Monday, June 30, 2008

Turn the Other Cheek (thoughts from Walter Wink's book, Jesus and Nonviolence)

Jesus says not to resist an evil person. Walter Wink says this is often taken to mean that we should passively not resist evil, but this is simply not the case. He sites the original word used here is the word antihistemi, which in its noun form means violent rebellion, armed revolt and sharp dissention. Thus we should understand Jesus to be saying do not resist evil in kind-violence for violence.

Jesus in Matthew 5 gives three examples of how to resist nonviolently. The one I would like to point out is when somebody strikes you (5:38). The implication here is not of attack, but of a slap intending to humiliate and belittle. To strike the right cheek would imply a slap not a punch. Thus the image is one of a master slapping his slave, a husband smacking his wife, or an adult and a child – a stronger person putting a weaker person in their place (as one would only punch an equal).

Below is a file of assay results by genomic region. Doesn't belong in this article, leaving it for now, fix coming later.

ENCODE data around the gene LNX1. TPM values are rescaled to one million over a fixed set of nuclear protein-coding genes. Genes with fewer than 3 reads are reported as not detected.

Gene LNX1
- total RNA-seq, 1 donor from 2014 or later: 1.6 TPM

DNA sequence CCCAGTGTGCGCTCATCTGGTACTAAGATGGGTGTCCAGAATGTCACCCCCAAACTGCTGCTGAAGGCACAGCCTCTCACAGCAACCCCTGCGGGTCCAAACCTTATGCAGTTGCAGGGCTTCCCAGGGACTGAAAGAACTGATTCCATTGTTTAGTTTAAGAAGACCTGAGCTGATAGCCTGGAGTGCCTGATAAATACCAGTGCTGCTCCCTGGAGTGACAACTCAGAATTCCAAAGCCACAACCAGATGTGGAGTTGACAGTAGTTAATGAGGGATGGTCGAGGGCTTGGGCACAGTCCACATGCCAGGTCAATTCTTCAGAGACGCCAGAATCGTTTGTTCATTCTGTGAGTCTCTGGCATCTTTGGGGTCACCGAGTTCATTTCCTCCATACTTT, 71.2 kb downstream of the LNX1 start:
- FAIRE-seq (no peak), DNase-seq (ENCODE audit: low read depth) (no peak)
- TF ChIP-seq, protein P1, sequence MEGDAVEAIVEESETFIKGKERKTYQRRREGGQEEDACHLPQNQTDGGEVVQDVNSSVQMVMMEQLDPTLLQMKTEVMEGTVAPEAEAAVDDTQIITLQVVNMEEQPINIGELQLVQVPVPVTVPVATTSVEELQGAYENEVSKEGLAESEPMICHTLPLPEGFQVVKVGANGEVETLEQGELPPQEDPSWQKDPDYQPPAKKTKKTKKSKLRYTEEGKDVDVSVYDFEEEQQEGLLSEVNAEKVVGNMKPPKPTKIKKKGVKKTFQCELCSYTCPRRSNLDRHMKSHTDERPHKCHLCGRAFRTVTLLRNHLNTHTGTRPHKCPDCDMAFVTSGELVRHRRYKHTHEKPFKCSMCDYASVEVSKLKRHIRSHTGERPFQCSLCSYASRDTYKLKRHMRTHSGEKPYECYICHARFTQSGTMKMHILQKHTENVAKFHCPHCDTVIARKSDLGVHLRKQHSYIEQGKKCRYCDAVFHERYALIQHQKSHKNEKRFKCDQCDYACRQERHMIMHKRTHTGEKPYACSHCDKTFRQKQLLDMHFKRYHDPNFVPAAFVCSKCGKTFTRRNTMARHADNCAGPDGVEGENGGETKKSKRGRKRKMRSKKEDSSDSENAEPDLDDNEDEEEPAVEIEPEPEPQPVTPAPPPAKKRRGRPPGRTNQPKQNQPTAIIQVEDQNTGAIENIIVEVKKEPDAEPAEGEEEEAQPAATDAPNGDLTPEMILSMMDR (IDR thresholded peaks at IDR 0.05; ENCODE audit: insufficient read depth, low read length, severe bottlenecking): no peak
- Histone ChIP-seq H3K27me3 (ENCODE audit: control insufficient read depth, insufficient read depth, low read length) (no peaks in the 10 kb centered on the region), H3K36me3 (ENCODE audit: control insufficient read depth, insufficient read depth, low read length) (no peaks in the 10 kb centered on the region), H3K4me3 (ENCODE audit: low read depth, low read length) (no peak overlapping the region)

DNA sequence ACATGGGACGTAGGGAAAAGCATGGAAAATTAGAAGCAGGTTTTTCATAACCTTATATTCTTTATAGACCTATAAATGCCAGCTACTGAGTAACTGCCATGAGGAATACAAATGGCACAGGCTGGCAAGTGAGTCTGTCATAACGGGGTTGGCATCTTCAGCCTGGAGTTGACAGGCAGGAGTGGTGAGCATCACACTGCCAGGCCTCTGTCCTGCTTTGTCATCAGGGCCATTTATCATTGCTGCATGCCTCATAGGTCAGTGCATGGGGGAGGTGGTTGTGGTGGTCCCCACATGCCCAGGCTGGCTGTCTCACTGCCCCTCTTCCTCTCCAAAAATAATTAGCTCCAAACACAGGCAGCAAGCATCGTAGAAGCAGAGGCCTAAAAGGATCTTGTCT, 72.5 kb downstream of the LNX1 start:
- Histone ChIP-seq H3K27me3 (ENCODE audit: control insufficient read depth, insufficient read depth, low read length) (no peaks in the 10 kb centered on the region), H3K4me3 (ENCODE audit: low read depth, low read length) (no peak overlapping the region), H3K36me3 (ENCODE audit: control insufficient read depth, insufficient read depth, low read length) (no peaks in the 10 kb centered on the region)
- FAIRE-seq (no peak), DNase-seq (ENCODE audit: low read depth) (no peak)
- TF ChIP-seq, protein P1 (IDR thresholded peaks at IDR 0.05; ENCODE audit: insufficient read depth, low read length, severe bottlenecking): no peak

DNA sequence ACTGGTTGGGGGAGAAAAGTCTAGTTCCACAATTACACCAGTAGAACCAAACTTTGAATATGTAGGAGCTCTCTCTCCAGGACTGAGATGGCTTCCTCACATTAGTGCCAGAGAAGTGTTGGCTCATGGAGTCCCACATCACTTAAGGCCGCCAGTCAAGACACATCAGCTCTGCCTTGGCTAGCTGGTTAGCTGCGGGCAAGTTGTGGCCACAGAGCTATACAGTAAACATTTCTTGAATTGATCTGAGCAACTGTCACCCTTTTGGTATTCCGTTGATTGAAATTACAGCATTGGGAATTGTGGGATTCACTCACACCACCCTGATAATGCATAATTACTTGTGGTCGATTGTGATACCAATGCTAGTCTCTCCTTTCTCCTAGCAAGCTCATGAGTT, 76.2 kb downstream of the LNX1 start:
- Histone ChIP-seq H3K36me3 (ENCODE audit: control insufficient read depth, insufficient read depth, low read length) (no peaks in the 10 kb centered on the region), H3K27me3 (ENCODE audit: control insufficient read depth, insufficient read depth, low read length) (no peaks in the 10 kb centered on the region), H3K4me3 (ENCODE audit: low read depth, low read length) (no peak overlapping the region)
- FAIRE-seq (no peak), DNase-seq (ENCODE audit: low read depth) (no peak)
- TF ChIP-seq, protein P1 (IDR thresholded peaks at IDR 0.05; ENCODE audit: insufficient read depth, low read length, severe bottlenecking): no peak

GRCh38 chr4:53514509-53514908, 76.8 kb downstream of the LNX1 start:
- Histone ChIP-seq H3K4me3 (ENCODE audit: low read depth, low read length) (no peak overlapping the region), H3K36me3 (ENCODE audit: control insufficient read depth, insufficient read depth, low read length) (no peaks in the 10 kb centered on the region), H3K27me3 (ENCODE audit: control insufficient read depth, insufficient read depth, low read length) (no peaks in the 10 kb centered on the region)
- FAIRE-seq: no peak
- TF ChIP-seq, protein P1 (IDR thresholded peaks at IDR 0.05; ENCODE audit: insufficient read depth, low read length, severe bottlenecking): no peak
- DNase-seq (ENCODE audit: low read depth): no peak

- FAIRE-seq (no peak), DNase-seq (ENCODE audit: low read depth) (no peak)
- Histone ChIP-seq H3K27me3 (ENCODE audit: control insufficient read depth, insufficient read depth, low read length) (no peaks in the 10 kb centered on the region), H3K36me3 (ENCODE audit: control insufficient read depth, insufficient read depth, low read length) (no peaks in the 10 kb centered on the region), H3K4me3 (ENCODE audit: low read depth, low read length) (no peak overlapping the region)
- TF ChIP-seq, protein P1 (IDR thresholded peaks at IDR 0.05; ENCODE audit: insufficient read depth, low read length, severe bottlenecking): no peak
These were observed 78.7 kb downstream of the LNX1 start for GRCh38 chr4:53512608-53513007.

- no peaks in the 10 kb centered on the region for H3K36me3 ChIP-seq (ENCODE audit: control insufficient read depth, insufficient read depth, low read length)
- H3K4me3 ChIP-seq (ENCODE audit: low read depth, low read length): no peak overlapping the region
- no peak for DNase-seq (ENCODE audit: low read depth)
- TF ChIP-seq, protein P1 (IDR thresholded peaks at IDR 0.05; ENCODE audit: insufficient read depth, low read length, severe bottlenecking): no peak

Jesus tells his listeners to respond neither by cowering nor by fighting back but instead to stand up and turn your other cheek. What this does is destroys the oppressor’s ability to humiliate. Wink notes that the slap is holding up the caste system and its institutional inequality. Regardless of what happens next, the powerful person has lost his ability to dehumanize, and has been forced to view the subordinate as and equal.

We find from this example is that Jesus is teaching his people to subvert the nature power of his day. Note that it is undermining the powers that be. It is promoting the dignity of the oppressed. It is not promoting violently rebelling but it is promoting rebelling against the powers.